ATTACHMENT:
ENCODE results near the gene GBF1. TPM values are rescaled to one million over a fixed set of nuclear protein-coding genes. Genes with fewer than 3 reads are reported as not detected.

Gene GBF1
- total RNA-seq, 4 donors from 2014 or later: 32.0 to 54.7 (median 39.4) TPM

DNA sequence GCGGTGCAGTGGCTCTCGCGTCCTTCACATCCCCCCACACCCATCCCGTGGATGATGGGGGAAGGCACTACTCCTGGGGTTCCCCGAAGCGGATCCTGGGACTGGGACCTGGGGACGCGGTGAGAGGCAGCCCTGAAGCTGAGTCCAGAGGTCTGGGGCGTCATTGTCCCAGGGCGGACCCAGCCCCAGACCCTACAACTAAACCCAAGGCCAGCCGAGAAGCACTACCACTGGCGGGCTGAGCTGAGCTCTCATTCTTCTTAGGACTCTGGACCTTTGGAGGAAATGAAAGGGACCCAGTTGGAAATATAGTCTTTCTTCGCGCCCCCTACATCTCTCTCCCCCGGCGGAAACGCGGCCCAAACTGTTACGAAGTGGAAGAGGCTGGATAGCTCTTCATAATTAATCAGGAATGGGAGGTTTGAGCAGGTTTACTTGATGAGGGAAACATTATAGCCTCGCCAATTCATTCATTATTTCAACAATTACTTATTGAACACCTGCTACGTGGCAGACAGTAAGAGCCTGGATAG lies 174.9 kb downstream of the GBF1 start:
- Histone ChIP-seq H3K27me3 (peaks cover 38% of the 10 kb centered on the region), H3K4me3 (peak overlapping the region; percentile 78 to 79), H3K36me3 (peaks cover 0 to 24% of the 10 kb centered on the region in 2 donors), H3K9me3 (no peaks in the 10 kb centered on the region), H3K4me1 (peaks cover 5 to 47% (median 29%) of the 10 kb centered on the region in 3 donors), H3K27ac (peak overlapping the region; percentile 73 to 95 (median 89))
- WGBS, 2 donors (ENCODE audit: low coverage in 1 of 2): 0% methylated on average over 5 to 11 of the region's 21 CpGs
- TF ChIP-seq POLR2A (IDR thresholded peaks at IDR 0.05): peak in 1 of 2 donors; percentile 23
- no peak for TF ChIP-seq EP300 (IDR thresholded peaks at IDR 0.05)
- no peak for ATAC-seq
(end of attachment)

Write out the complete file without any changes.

ENCODE results near the gene GBF1. TPM values are rescaled to one million over a fixed set of nuclear protein-coding genes. Genes with fewer than 3 reads are reported as not detected.

Gene GBF1
- total RNA-seq, 4 donors from 2014 or later: 32.0 to 54.7 (median 39.4) TPM

DNA sequence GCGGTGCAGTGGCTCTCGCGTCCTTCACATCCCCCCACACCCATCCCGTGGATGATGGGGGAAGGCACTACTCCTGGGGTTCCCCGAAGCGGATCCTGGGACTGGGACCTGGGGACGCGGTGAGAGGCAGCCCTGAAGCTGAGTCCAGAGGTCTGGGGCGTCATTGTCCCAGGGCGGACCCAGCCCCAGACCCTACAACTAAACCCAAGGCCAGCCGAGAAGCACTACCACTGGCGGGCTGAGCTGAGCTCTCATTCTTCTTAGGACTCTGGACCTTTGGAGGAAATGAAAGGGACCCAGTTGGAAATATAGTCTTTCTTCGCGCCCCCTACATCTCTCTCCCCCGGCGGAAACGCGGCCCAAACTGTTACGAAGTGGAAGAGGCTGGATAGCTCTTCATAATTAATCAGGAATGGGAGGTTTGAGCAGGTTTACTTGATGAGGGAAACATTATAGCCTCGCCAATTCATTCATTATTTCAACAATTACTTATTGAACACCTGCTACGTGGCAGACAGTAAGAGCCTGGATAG lies 174.9 kb downstream of the GBF1 start:
- Histone ChIP-seq H3K27me3 (peaks cover 38% of the 10 kb centered on the region), H3K4me3 (peak overlapping the region; percentile 78 to 79), H3K36me3 (peaks cover 0 to 24% of the 10 kb centered on the region in 2 donors), H3K9me3 (no peaks in the 10 kb centered on the region), H3K4me1 (peaks cover 5 to 47% (median 29%) of the 10 kb centered on the region in 3 donors), H3K27ac (peak overlapping the region; percentile 73 to 95 (median 89))
- WGBS, 2 donors (ENCODE audit: low coverage in 1 of 2): 0% methylated on average over 5 to 11 of the region's 21 CpGs
- TF ChIP-seq POLR2A (IDR thresholded peaks at IDR 0.05): peak in 1 of 2 donors; percentile 23
- no peak for TF ChIP-seq EP300 (IDR thresholded peaks at IDR 0.05)
- no peak for ATAC-seq